The term “bus rapid transit system” is now defined by statute, and this definition impacts how BRT systems qualify as fixed-guideway service for the Urbanized Area Formula Program and State of Good Repair Formula Program apportionments. The statutory definition is narrower than the definition used previously for purposes of the NTD. FTA used NTD data and other sources to determine which BRT systems qualify under the new statutory definition. FTA will issue a future Federal Register Notice to update the reporting guidance in the NTD Reporting Manual. As defined by section 5302, a “bus rapid transit system” means a bus system in which the majority of each line operates in a separated, dedicated, right-of-way for transit during peak periods and includes features that emulate the services provided by rail transit, including—defined stations; traffic signal priority; short headways for a substantial part of weekdays and weekend days; and any other features the Secretary may determine are necessary to produce high-quality transit services that emulate the services provided by rail transit. This definition means that a BRT system may include a mixture of both exclusive guideway and non-dedicated guideway with traffic signal priority, so long as the exclusive guideway (during peak periods) constitutes a “majority of the line” and so long as the other features emulating rail transit are present. All BRT systems meeting this definition are classified as fixed-guideway (see below) for purposes of the Urbanized Area Formula Program and State of Good Repair Formula Program apportionments. Readers should be careful not to confuse the definition of “bus rapid transit system” under section 5302 with the different types of bus rapid transit projects defined by section 5309, the statute that authorizes the New Starts and Small Starts programs. Under section 5309 there are definitions for both a “fixed guideway bus rapid transit project” and a “corridor-based bus rapid transit project” which set limitations for the types of BRT projects that may be eligible to compete for discretionary New Starts or Small Starts funds.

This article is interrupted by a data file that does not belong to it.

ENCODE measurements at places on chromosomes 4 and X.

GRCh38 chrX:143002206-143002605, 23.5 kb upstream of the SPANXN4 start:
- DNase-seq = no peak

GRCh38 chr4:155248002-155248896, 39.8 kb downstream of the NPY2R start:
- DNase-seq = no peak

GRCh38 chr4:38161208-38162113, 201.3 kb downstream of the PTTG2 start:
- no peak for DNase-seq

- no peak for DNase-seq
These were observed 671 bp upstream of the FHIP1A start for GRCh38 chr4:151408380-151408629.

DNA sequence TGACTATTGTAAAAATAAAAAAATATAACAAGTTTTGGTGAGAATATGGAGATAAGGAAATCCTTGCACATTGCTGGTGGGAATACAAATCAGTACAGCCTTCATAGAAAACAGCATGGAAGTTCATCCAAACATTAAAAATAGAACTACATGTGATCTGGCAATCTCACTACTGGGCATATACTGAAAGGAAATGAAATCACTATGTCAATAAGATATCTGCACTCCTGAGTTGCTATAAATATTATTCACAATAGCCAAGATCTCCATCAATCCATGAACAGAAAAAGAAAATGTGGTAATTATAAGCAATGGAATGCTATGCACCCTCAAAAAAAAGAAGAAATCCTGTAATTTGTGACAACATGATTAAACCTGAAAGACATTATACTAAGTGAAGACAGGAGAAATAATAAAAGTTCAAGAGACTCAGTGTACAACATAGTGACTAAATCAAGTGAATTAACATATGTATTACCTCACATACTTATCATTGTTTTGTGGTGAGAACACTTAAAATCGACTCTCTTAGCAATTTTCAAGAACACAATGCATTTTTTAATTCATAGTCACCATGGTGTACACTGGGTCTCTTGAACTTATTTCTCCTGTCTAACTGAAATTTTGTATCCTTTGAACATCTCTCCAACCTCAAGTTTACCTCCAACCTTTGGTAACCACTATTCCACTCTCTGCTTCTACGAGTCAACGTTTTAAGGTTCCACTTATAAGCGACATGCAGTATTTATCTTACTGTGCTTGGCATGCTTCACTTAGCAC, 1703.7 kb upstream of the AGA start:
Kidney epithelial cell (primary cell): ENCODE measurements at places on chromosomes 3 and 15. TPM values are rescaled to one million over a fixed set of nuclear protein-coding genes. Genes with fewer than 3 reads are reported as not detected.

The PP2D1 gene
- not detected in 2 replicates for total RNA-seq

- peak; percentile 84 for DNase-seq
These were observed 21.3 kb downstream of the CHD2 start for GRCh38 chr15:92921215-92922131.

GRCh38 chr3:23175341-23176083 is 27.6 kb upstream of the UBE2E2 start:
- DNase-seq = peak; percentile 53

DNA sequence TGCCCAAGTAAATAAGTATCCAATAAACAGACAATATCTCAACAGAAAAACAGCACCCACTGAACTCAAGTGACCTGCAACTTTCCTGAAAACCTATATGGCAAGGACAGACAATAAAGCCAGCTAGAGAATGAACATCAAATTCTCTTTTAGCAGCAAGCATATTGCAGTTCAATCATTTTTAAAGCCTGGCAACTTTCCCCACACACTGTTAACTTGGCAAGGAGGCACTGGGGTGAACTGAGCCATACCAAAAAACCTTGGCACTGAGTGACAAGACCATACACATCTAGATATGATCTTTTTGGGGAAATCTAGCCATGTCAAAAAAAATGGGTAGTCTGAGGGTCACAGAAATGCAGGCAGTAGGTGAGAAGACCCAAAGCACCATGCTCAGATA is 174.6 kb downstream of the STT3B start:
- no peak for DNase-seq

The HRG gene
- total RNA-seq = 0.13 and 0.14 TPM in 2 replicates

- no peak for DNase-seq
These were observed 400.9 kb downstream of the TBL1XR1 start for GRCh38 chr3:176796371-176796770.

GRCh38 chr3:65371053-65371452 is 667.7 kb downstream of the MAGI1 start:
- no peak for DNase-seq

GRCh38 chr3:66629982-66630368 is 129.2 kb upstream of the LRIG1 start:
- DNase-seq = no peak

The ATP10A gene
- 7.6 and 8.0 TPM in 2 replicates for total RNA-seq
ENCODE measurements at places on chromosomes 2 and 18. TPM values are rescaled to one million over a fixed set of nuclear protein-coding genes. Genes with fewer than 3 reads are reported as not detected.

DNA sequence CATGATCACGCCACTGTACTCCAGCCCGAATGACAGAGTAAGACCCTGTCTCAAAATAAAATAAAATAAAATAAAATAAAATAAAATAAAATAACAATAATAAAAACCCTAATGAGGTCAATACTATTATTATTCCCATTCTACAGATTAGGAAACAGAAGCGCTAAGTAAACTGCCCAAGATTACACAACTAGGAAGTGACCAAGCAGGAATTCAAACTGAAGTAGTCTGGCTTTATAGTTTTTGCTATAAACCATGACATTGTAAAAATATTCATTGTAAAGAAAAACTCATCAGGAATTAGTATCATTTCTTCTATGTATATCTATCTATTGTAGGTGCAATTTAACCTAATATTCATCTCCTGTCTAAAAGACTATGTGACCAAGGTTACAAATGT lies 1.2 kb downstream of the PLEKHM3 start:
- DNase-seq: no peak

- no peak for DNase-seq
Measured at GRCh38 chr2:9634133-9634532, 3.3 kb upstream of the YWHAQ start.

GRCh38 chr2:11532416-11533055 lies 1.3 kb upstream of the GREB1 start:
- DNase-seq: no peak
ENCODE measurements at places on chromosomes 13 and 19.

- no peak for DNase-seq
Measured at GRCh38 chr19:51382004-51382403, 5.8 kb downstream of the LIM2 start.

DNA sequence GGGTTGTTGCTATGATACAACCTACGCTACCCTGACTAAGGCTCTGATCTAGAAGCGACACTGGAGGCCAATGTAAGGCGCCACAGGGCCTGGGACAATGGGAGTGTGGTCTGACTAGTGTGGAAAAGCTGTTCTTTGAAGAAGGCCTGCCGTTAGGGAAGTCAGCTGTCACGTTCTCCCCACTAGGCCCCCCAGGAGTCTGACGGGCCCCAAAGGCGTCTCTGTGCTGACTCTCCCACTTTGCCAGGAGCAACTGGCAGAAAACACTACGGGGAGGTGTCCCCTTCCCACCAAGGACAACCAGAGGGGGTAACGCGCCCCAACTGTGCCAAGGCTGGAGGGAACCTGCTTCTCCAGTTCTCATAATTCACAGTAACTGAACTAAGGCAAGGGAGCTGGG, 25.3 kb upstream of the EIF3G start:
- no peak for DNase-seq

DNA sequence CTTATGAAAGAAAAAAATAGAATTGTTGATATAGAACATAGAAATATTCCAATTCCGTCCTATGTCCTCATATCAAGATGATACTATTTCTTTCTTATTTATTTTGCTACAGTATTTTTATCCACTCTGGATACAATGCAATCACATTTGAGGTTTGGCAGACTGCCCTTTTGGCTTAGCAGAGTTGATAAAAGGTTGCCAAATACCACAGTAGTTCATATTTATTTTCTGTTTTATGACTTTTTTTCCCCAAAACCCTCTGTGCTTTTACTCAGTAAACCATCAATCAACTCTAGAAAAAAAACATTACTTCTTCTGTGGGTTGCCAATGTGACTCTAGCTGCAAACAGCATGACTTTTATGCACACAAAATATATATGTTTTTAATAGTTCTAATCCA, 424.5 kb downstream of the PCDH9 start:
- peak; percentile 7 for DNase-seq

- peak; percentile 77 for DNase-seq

3. Commuter Highway Vehicle or Vanpool Vehicle

This term is a new definition in Chapter 53 and is found in section 5323(i). A Commuter Highway Vehicle or Vanpool Vehicle is defined as any vehicle seating at least 6 adults (not including the driver); and at least 80 percent of the mileage use of which can be reasonably expected to be for the purposes of transporting commuters in connection with travel between their residences and their place of employment.

4. Disability

The definition of “disability” was amended so that it has the same meaning as in the Americans with Disabilities Act (ADA), 42 U.S.C. 12101, et seq. However, the definition in section 5302 does not apply to the half-fare provision in section 5307(c)(1)(D). The half-fare provision continues to apply to seniors, persons with Medicare cards, and persons who “because of illness, injury, age, congenital malfunction, or other incapacity or temporary or permanent disability (including an individual who is a wheelchair user or has semi-ambulatory capability), cannot use a public transportation service or a public transportation facility effectively without special facilities, planning, or design.”

5. Fixed Guideway

The definition of “fixed guideway” was amended to remove high occupancy vehicle lanes, although bus service operating in high occupancy vehicle lanes remains eligible for certain funds under the State of Good Repair Formula Program apportionment. The new definition of fixed guideway includes any facility for the exclusive use of transit vehicles, as well as facilities for rail, using a fixed catenary system (e.g. trolleybus service), for a passenger ferry system or for a bus rapid transit system (see new definition above).

6. Job Access and Reverse Commute Project

The SAFETEA-LU Job Access and Reverse Commute (JARC) Program, (section 5316), was repealed by MAP-21; however, job access and reverse commute projects are eligible under the sections 5307 and 5311 programs. A definition for “job access and reverse commute project” was added to section 5302 as follows: “a transportation project to finance planning, capital, and operating costs that support the development and maintenance of transportation services designed to transport welfare recipients and eligible low-income individuals to and from jobs and activities related to their employment, including transportation projects that facilitate the provision of public transportation services from urbanized areas and rural areas to suburban employment locations.” Please see sections IV.C. and F. of this notice for additional information.